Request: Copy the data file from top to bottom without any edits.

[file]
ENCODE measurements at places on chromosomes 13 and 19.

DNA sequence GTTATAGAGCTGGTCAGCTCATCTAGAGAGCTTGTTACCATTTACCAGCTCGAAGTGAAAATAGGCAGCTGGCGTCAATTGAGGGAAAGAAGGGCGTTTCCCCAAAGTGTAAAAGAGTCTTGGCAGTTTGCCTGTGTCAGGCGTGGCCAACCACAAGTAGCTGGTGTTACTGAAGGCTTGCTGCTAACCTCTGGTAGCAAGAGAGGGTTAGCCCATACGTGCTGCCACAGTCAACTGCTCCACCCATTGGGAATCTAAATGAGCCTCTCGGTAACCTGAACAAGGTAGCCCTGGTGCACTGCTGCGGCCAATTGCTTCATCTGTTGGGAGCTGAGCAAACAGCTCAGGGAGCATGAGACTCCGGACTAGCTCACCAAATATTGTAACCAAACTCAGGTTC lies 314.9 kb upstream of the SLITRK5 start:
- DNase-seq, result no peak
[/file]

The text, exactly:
ENCODE measurements at places on chromosomes 13 and 19.

DNA sequence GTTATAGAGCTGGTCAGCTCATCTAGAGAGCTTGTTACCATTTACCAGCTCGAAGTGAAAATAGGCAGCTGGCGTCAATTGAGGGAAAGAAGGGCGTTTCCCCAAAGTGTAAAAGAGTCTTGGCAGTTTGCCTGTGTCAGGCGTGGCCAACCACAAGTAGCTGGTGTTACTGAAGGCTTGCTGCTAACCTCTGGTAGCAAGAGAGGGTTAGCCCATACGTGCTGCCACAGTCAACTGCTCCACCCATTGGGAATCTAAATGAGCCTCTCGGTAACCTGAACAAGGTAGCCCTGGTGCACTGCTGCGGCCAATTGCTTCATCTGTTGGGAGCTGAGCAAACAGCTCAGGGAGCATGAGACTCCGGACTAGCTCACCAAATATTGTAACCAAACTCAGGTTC lies 314.9 kb upstream of the SLITRK5 start:
- DNase-seq, result no peak